Kanya Pujan 2018: Durga Ashtami and Navami Kanya Pujan Shubh Muhurat and Vidhi: Durga Ashtami is one of the auspicious days in Hindu religion. It is the 8th day of Durga Puja festival which is also known as Sharad Navratri or Mahashtami. Navratri (nine nights) is the festival where the devotees worship nine forms of Goddess Durga for nine days. On this holy occasion, devotees undergo fasting to show their devotion for the Goddess Durga.
Kanya Pujan 2018: Durga Ashtami (Eighth Day)
Durga Puja takes place every year in India with lots of devotion by the devotees towards Goddess Durga. This year Sharad Navratri falls on Asthami tithi of Ashvin month according to Hindu calendar (typically falls in September and October) and this year Ashtami falls on 17th October2018. Ashtami Tithi began at 10:16pm on 16th October and ended on 17th October at 12:49pm.
In some region of India, weapons of Goddess Durga are worshiped which is also known as Astra Puja.
Signification of Durga Ashtami:
In Hindu’s mythology it is associated with the prestigious battle between Goddess Durga and Devil’ Mahishasura’. They battled for nine days and it is believed that on 8th day Goddess Kali appeared from the forehead of Maa Durga to exterminate Chanda, Munda and Rakthabija (associated with Mahishasura). Therefore this day plays a significant role in Hindu’s religion, as this day signify winning against evil.
Eight Avatars (Forms) of Goddess Durga
In Durga puja ritual eight avatars of Maa Durga are worshiped known as Ashtanayikas, also elucidate differently in different states of India but those forms are various embodiment of Goddess Shakti (Durga) representing different vigour.
The eight forms (Ashtanayikas) who are worshiped in Durga Ashtami are Brahmani, Maheswari, Vaishnavi, Varahi, Narasinghi, Indrani and Chamunda.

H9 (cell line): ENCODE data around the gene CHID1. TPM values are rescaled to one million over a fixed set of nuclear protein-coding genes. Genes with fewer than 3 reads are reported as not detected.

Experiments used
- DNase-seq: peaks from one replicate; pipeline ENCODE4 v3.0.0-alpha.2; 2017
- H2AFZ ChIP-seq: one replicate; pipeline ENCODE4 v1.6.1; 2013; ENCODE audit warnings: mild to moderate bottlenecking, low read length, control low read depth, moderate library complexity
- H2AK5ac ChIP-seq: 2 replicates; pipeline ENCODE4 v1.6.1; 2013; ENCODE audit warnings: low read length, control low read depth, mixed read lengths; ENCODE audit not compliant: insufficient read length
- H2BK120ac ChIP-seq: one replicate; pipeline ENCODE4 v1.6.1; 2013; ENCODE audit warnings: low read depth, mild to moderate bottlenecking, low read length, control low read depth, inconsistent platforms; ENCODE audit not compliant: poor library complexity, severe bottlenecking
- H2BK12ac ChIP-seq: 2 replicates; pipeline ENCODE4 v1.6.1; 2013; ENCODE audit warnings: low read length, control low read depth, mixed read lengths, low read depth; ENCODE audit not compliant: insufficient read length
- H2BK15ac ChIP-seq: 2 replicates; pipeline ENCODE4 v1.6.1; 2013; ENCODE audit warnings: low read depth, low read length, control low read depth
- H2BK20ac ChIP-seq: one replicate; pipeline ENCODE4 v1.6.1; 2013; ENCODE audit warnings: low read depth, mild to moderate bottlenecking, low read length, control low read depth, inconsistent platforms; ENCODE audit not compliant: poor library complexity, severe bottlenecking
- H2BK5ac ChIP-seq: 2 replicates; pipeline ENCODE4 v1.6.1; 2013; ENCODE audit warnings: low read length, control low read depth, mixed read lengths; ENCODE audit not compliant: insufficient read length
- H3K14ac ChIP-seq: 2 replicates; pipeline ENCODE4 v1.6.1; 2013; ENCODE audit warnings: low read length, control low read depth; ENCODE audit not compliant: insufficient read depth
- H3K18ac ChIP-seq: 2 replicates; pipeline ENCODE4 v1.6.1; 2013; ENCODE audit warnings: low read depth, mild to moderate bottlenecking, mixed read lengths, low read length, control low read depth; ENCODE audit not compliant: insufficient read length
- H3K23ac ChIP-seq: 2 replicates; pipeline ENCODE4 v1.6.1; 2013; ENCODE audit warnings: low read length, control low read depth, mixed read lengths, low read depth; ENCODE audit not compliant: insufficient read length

Celebration of Mahashtami
Ashtami or Durgashtami is celebrated differently in different states of India but commonly on 8th day devotee’s wake up early and after taking bath they worship Goddess Durga with offerings such as milk, fruits, sugar etc. After that they prepare Bhog (Halwa, Puri and Chole) which they first offer to the Goddess and then they welcome five to nine unmarried young girls known as ‘Kanya’ or’ kanjaks’ in their home to honour them, as it is believed in Hindu’s religion tradition that each young girl represents Maa Durga on earth. After inviting them devotees wash their hands and feets, tie roli (holy thread) on their wrists and offer them Bhog. After rituals while girls are leaving, they also offer them sweets, fruits and small gifts to honour them.
Durgashtami is widely celebrated in West Bengal. For Bengalis , Ashtami is the most auspicious day of Durga Puja as ‘Maa Kali’ and ‘Maa chandi’ are most worshiped in West Bengal . Men, women and children wear new clothes and reach Pandals early in the morning for Pushpanjali. In evening special pujas are conducted such as Astra puja and Sandhi puja which takes place in Puja Pandals, where Maa Durga’s weapons are worshiped along with the eight forms of Goddess Durga. At evening grand Durga Arti is perfomed with beats of Dhol and Dhunuchi Dance, a traditional dance form performed by holding dhunachi (earthenware burner) with slow burning coconut husk with dhuno (purifier) sprinkled on it. Dance is performed on one of the stages during Arti which highlight the memorable evening and mesmerize to watch.